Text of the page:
College set to expand Seegers Union

Small marking flags indicate construction work to be done at Seegers Union. Photo by Photo Editor Kira Bretsky '27.

Students coming back to campus after winter break may have been surprised to see bright spray paint and small flags extending from Seegers heading towards Chew St. Both the paint and the flags are the beginning of a Seegers expansion, set to break ground at the end of the academic year. The College first announced plans for a remodel three years ago while Fahy Commons was still in the planning process. Now, with Fahy Commons completed and operational, the College has plans to start on the second capital project in as many years. 

When the Seegers expansion was first announced in 2021, the initial design was to add 42,000 sq. ft. of space to the building, expanding it down to Chew St. Since the project was first announced, the plans have been slightly modified, though all the initial features have remained the same. According to Curt Topper, Muhlenberg’s CFO, “This will be a 37,000 square-foot expansion. It will include an enhanced Career Center that features dedicated space for preprofessional advising and career readiness. This will make career and preprofessional advising services visible, central and accessible for students, faculty, staff, alumni and community members. The addition will include versatile classroom and gathering spaces for student organizations and activities, a relocated Office of Alumni Affairs, and a major new events space for all members of the Muhlenberg community.”

Muhlenberg has hired Philadelphia-based architects Voith and MacTavish LLP for the design, and the College is also working with Structure Tone Inc. to manage construction for the project. When discussing the timeline, Topper noted that “plans are still being finalized, but we hope to have construction underway this summer and to have all the work completed by January 2026.” 

Given that Seegers is the student hub on campus, the College is aware that the remodel could create a disruption to student life. Topper stated that Muhlenberg “is working with the construction manager to limit disruptions.” That being said, Topper also mentioned that “there will be periods during which some current rooms in Seegers Union will be taken offline for renovation.” 

It is important to note that this is not the first time that Muhlenberg has remodeled Seegers Union, so the College has experience with remodeling the building in a way that minimizes disruptions for students. Topper explained that “this is the fifth renovation [or] addition to Seegers. The most recent was the addition of the Wood Dining Commons. Across all these projects, our focus has been on improving the facility to support the student experience. We realize how central and essential Seegers is to campus life and culture—for dining, social gatherings, performances, lectures, student organization work, alumni events and much more—and we want to be sure to provide the best possible experience and spaces to our students, staff and faculty.”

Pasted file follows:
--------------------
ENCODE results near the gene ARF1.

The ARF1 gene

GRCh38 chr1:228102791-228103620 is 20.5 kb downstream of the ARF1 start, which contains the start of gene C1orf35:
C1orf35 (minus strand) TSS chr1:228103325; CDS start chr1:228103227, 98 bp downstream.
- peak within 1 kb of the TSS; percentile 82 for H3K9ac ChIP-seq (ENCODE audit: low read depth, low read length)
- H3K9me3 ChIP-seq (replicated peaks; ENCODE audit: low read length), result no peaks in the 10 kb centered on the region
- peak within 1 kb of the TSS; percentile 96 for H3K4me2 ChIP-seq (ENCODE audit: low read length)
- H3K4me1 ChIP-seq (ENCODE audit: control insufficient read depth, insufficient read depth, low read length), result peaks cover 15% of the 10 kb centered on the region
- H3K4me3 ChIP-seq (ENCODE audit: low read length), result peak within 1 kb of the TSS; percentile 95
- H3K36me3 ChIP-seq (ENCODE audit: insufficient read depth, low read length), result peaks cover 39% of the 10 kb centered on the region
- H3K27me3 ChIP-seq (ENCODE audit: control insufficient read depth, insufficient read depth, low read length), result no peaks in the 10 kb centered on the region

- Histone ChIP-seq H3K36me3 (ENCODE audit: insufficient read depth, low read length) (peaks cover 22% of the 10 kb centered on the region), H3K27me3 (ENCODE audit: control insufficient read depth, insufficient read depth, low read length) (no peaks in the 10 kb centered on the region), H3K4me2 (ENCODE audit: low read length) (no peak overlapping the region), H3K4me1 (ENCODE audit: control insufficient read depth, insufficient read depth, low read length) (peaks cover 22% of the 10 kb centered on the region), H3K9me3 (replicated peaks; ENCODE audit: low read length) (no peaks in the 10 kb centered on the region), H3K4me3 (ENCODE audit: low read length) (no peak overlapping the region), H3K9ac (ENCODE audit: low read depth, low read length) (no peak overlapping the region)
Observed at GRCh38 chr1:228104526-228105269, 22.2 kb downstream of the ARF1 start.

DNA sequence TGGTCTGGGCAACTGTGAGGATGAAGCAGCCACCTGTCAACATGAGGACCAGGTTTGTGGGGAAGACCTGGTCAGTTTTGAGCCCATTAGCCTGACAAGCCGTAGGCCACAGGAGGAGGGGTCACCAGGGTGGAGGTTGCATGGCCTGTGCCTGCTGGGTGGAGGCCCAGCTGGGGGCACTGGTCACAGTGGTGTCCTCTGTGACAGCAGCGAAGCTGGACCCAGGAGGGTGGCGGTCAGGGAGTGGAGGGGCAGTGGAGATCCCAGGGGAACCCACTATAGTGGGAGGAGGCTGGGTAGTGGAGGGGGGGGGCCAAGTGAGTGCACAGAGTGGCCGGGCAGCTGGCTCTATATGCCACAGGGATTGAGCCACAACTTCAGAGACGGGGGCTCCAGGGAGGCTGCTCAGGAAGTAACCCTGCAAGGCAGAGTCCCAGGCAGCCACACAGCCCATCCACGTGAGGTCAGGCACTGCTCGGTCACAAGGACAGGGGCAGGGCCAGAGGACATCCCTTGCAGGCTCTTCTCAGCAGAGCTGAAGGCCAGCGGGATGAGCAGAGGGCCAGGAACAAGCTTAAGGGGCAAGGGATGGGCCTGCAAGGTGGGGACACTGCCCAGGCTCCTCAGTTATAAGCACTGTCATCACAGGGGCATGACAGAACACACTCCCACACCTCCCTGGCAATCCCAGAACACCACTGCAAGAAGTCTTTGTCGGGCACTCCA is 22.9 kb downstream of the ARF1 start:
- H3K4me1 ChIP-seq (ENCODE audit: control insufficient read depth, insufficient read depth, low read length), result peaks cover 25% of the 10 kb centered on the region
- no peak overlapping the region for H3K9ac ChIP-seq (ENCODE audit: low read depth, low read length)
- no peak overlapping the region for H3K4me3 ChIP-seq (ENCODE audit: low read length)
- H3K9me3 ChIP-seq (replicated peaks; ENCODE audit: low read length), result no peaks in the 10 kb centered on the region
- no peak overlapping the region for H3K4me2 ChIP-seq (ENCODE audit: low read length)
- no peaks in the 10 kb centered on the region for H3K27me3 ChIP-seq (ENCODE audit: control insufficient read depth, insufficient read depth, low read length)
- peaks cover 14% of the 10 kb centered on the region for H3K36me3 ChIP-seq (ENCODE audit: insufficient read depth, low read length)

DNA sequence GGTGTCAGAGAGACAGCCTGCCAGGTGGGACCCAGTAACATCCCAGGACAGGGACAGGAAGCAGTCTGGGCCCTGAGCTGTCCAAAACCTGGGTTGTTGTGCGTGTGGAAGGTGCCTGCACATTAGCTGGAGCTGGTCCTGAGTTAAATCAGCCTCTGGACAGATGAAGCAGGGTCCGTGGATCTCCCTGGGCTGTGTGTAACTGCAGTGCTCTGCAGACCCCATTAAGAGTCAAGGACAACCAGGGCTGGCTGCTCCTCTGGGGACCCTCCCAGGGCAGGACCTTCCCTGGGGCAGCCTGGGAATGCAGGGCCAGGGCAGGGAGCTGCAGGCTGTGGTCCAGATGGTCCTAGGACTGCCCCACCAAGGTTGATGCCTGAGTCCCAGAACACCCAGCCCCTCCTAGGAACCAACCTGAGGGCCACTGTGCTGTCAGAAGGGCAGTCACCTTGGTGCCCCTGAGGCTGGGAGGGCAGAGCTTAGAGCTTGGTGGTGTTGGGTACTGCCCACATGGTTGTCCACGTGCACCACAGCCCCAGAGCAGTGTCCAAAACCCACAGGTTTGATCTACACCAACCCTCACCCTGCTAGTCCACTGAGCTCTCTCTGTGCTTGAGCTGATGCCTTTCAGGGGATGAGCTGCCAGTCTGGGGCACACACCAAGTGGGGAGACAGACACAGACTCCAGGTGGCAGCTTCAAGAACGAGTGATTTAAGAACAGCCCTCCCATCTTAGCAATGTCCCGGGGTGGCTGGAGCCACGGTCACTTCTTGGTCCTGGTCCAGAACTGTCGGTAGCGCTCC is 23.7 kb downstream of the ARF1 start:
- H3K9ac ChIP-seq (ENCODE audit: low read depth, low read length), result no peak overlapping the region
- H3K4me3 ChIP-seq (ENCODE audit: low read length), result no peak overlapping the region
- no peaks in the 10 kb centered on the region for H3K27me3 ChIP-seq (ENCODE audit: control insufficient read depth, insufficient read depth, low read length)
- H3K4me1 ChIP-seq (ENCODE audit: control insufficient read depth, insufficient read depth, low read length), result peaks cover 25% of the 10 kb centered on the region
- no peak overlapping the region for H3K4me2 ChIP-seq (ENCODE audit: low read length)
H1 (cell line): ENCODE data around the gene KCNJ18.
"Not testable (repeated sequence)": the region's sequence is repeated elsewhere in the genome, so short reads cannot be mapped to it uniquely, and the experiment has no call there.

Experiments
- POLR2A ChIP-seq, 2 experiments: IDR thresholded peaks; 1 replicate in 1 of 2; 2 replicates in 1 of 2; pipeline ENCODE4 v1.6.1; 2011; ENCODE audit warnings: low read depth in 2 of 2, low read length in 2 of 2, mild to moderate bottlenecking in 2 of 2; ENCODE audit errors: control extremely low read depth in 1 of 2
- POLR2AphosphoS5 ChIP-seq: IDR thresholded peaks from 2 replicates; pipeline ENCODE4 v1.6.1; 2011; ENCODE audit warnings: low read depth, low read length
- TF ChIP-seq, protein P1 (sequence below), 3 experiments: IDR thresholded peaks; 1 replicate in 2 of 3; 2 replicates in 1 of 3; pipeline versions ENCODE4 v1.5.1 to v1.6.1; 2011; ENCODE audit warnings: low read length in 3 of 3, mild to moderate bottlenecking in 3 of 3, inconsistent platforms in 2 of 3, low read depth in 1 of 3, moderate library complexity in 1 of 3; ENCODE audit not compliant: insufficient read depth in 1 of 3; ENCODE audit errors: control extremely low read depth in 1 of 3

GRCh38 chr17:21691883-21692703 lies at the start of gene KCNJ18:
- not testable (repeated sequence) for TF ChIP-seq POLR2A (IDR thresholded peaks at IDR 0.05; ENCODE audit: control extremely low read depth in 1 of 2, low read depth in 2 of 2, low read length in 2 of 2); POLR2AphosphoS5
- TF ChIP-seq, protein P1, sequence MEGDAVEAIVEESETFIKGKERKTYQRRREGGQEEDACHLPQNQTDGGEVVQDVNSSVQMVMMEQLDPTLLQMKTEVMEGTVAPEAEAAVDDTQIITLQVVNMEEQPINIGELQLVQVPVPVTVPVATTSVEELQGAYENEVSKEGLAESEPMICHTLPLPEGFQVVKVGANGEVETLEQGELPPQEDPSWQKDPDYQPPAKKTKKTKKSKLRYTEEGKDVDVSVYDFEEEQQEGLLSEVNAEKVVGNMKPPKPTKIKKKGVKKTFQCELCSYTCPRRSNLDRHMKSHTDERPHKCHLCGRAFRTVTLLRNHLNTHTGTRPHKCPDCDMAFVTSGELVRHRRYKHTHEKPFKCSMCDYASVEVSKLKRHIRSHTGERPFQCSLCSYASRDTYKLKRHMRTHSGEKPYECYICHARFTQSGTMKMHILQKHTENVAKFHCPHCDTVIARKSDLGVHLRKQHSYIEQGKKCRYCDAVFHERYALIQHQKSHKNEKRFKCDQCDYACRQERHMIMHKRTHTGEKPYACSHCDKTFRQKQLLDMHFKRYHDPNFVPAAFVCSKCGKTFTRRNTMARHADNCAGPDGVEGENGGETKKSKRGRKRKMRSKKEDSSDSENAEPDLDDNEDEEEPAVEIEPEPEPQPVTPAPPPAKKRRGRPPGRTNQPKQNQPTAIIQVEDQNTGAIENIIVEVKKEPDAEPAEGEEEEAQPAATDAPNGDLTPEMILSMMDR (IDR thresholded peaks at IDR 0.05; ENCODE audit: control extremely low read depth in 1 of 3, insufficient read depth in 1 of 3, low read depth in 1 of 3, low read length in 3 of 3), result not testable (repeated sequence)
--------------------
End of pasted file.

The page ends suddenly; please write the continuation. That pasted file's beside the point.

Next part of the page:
The expansion will not come cheap. Topper estimates that “the Seegers expansion project will cost between $30 and $40 million.” To pay for the expansion, the College is using a combination of private funding and capital bond debt. At least some of the private funding is coming from the Boundless Campaign. As of right now, $12 million of the $104.3 million that the campaign has raised is going towards the project. Another source of funding was $7.5 million made in 2020 for capital projects. Part of that gift was used for Fahy Commons, but the remaining amount will help to fund the Seegers Expansion. Topper also reassured students that because the College is using both private funding and capital bonds, the project will not necessitate an increase in tuition charges. 

Not all students share the administration’s excitement about the expansion. Students are concerned about what construction means for the General’s Quarters and surrounding areas. Daniel Torres ‘25 expressed his concerns, stating, “[Possibly] not having [General’s Quarters] is really disappointing, and I really wish this could have been planned in a way that students wouldn’t have to worry about such a big hub having to be blocked off.”

Vered Wolpaw ‘25 shared a similar thought, saying “I also thought that it would be done while [most students weren’t here.] So hearing that it will take a very long time to be done and then [be]cause [it’s] a big place on campus that students spend a lot of their time, to be partially shut down is a little concerning.”

Another student, Ellie Alexander ‘26 mentioned that because of the small size of the school she wondered “what [the school is] going to do with all that space [once the construction is done].”  

Despite the concerns, some students are excited about the project. One anonymous student said, “I like the fact that they’re trying to expand and add some things that will make the school more attractive.” 


Please enter your comment!
Please enter your name here